Loop is a love story narrated from the point of view of a woman who waits for her boyfriend Jonás to return from a trip to Spain. They met when she was recovering from an accident and he had just lost his mother. Soon after that, they were living together. She waits for him as a sort of contemporary Penelope who, instead of knitting only to then un-knit, she writes and erases her thoughts in a notebook: Proust, a dwarf, a swallow, a dreamy cat or David Bowie singing ‘Wild is the Wind’, make up some of the strands that are woven together in this tapestry of longing and waiting.
Written in a sometimes irreverent style, in short fragments that at points are more like haikus than conventional narrative prose, this is a truly original reflection on love, relationships, solitude and the aesthetics and purpose of writing.
"A glorious tapestry of ideas." The Guardian
"An intimate book that starts small and expands steadily outward, with a cumulative effect both moving and hopeful." Kirkus Reviews (starred review)
"A meditation on uselessness; a manifesto in its favour. Brenda Lozano is an anatomist of the everyday..." 3ammagazine
"This book is a teachable thing. It can show us how best to learn to 'unlearn' ourselves in order to better ourselves." Booksandbao
"Experimental, witty and disruptive." Jessica Payn, Splice
"Loop arrives when we have all been asked to reassess ideas of control we had over our lives; reading it is both a comfort and a provocation." AirLight
"Lozano is a marvellous writer, bright, funny, subtly perverse, always moving." Francisco Goldman
"Lozano knows she is gifted, and has no shame in showing it." Margarita García Robayo, author of Fish Soup
"Lozano’s anti-novel throws down nodal points of entry and departure to create seemingly random junctions between mythology, fairy tale, pop culture and literature. [...] It can be read as a manifesto for realist magic as opposed to magic realism. It can be read aloud between lovers or in solitary silence. But most important of all, it should be read, period." Chris Brownsword, The Quietus
“Brenda Lozano’s books rub shoulders with the best of Latin American literature, without exhausting themselves in localisms or squabbles. An invitation to assess reality from other traditions.” Faena
“Because this is a smaller version of Penelope’s story, of Metamorphoses, of the sea, violence, great literature, death, time, and love going from big bold print to the insignificance of tiny letters. Because that’s what Cuaderno ideal is all about, the most useless stories in a world governed by the most important, the most transcendental, the most famous.” Manuel Barroso
Already an old man, the renowned gastroenterologist Emilio Nassar had a project: let himself starve to death. As a witness of that hidden agenda, he chose his young granddaughter, Emilia, with whom he shared long coffee talks before dying. Still affected by the loss, and engaged in a turbulent love affair, Emilia is devoted to reconstruct the last months she lived with her grandfather, the last months of that avid reader, incurable megalomaniac, authoritarian father, sickly-sweet grandfather, recalcitrant conservative, cinema buff and old-fashioned gentleman. Free of all solemnity, Emilia recalls the lively and poignant monologues of the man who, despite his suicidal determination, always had a memory, a revelation or a new bias to tell, as one might expect from an intolerant man, who also offered gallantry, tenderness and, on his best moments, the most sensible advice: “We are not here to sleep in anguish: we have come to have a good time”. However, Emilia will realize how complicated it is to apply this principle to her chaotic life. A fact that will cast a shy, sad, but revealing light on the nonsense of our affections.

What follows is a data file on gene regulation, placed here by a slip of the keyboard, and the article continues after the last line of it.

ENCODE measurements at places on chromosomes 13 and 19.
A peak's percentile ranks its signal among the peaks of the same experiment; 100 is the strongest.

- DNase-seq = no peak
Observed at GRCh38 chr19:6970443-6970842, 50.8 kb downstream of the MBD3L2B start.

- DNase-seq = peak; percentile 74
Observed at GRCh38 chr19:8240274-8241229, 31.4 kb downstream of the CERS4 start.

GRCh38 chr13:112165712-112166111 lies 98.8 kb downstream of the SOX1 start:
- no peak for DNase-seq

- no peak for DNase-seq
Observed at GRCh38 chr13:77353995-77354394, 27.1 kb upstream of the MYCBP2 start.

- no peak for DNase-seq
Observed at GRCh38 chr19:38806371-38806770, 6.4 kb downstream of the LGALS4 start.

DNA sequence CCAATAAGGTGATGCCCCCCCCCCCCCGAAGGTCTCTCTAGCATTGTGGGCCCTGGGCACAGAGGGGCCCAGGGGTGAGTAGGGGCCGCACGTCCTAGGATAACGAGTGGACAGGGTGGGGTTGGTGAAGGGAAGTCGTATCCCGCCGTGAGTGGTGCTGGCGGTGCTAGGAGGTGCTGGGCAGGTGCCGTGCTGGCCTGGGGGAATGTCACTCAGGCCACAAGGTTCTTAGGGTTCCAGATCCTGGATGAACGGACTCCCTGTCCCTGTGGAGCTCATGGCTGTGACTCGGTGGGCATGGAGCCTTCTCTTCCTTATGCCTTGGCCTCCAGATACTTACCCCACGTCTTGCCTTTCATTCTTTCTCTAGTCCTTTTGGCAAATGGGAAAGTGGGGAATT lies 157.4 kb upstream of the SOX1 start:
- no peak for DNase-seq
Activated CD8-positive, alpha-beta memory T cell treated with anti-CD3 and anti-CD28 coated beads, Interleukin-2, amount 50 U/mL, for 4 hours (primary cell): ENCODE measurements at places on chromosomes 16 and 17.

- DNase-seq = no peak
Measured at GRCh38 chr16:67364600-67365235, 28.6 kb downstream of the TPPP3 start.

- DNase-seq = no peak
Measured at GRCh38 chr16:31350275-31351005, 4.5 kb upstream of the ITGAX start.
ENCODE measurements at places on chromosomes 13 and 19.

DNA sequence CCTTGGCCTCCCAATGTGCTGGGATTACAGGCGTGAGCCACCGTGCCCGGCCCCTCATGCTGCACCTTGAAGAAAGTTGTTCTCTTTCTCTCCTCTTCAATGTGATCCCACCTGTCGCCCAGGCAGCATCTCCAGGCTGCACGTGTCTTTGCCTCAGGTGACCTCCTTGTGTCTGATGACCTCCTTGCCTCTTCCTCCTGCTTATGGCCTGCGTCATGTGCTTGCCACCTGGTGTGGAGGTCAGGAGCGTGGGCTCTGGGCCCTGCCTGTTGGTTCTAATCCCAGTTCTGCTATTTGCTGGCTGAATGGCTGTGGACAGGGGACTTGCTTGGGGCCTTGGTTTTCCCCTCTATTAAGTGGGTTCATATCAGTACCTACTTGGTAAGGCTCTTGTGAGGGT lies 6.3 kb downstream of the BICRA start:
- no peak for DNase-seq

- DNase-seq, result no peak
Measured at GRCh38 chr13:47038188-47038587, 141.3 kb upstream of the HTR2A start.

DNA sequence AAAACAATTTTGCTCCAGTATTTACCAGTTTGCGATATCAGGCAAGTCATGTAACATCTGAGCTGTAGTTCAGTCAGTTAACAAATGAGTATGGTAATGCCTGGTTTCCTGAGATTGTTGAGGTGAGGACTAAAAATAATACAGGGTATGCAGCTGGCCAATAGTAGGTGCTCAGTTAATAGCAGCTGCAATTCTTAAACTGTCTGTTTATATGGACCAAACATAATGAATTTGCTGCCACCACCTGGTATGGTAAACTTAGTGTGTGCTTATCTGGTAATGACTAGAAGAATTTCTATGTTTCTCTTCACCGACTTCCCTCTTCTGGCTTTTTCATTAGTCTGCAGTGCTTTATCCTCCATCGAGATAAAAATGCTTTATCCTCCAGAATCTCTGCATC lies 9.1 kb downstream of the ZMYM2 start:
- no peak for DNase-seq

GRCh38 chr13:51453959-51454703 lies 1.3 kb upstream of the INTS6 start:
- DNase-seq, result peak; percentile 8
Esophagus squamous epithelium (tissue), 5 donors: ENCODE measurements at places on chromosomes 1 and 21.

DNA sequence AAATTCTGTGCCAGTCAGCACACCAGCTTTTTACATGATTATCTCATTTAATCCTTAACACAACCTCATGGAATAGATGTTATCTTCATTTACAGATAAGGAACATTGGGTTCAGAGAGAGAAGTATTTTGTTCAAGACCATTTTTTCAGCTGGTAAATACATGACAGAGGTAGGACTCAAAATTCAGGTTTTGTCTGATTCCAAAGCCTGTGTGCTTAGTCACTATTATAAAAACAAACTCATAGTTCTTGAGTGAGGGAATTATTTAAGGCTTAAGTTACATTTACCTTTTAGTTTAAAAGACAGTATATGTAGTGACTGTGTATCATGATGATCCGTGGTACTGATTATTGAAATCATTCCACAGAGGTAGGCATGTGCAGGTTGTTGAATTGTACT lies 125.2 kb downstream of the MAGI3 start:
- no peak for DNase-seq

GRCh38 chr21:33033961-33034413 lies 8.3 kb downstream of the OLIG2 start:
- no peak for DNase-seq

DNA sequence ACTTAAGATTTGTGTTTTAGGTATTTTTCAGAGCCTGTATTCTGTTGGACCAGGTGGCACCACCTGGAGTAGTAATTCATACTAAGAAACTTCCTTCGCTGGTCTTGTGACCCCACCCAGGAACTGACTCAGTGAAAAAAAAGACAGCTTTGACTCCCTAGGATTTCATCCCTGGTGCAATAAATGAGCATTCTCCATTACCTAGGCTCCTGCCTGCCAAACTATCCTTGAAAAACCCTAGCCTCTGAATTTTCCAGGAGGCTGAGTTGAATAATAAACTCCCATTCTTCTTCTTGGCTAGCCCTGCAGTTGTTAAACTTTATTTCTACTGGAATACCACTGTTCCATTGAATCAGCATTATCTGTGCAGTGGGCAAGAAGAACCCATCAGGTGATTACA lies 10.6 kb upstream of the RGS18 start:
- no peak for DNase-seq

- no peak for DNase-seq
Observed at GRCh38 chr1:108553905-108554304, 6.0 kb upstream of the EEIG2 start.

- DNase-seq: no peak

Short stories and novellas
¿What weighs more? A word or a stone? In this short story collection, everyday occurrences converse with all kinds of unusual events. A photocopier’s monologue, the strange questions a little girl asks a policeman, a herd of elephants performing a ritual before death, a home threatened by the objects left by an ex. Cómo piensan las piedras speaks to us of love and family relationships, day-to-day enigmas, the unknown bursting through, memories sinking into the past like a stone into a lake. It speaks to us of stories of love and heartbreak that begin with music albums and end in empty rooms and tired arms. What weighs more, a gorilla or a husband?
Brenda Lozano studies the human zoo in stories where readers will find the characters both familiar and enigmatic, as close friends usually are.
“I said I love you, and that word is a panther; I said I love you, and saw that the word flies in the morning. I said I love you, and there goes a black cat. I asked do you love me, and there’s a white dog, dirty and clumsy, tilting its head.”
“A group of stories that are always disturbing, and always subtle.” Antonio Ortuño
“Brenda Lozano is a splendid writer, brilliant, fun, subtly perverse, always moving." Francisco Goldman
- 2019 - English PEN Award on Translation for Cuaderno ideal (Loop), with Annie McDermott
- 2017 - Included in the list Bogota 39, a selection of the best fiction writers under 40 from across Latin America